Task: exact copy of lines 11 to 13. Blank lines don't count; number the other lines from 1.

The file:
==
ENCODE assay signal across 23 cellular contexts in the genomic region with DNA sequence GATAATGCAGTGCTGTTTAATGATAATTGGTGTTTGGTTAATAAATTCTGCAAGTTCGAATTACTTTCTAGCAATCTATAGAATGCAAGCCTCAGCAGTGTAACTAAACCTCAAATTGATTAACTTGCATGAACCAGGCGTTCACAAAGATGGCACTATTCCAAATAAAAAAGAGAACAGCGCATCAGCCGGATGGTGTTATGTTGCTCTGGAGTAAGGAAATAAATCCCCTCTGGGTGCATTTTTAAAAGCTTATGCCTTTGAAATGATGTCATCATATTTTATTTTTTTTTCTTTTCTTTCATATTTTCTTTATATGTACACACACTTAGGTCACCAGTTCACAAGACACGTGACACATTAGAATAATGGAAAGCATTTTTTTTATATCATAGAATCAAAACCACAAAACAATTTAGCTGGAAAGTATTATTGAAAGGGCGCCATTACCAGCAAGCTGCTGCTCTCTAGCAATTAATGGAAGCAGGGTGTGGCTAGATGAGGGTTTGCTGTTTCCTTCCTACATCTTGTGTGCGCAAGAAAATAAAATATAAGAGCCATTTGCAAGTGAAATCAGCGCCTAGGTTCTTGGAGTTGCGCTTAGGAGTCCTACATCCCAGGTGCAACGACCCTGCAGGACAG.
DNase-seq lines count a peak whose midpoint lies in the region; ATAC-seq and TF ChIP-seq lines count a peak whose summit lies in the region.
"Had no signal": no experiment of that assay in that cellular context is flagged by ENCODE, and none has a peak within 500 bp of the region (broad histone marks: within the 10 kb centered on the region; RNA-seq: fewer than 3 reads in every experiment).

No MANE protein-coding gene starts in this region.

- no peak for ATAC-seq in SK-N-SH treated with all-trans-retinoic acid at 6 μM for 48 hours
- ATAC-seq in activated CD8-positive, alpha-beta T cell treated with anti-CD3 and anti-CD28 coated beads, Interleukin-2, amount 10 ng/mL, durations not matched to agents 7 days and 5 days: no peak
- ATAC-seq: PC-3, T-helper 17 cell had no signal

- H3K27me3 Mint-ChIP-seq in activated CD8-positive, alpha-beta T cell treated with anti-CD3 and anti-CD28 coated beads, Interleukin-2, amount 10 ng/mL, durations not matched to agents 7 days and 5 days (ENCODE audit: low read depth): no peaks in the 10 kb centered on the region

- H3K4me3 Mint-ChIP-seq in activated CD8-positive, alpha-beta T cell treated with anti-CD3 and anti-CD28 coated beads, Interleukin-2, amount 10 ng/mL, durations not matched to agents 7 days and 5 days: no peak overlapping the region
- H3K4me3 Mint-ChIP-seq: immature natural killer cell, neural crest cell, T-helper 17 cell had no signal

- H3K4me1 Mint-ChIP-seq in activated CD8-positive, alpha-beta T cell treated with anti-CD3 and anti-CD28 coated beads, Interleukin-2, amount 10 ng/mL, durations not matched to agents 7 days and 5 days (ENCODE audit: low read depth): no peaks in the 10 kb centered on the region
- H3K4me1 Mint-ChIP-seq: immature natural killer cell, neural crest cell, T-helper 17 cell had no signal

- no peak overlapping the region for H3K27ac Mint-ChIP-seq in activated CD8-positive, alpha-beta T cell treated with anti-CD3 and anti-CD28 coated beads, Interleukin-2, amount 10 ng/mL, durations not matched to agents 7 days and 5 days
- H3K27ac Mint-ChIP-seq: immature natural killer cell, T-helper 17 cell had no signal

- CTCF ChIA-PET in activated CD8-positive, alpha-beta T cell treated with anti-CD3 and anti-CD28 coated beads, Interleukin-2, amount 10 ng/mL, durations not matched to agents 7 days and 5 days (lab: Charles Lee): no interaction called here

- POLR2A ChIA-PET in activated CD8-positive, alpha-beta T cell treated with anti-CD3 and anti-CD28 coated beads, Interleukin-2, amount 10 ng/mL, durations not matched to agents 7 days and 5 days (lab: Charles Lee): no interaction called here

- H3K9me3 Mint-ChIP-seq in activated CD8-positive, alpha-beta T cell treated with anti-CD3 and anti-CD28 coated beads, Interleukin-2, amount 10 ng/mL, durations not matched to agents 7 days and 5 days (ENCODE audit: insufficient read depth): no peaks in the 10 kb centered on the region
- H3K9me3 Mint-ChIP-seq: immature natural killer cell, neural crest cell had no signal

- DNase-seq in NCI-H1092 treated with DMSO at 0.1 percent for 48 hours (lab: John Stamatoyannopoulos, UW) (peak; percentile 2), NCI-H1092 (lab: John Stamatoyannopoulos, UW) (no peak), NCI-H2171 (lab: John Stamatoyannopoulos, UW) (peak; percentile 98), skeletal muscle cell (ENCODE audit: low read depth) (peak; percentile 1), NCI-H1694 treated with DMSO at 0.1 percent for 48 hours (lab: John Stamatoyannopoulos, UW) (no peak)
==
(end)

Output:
- H3K4me1 Mint-ChIP-seq in activated CD8-positive, alpha-beta T cell treated with anti-CD3 and anti-CD28 coated beads, Interleukin-2, amount 10 ng/mL, durations not matched to agents 7 days and 5 days (ENCODE audit: low read depth): no peaks in the 10 kb centered on the region
- H3K4me1 Mint-ChIP-seq: immature natural killer cell, neural crest cell, T-helper 17 cell had no signal

- no peak overlapping the region for H3K27ac Mint-ChIP-seq in activated CD8-positive, alpha-beta T cell treated with anti-CD3 and anti-CD28 coated beads, Interleukin-2, amount 10 ng/mL, durations not matched to agents 7 days and 5 days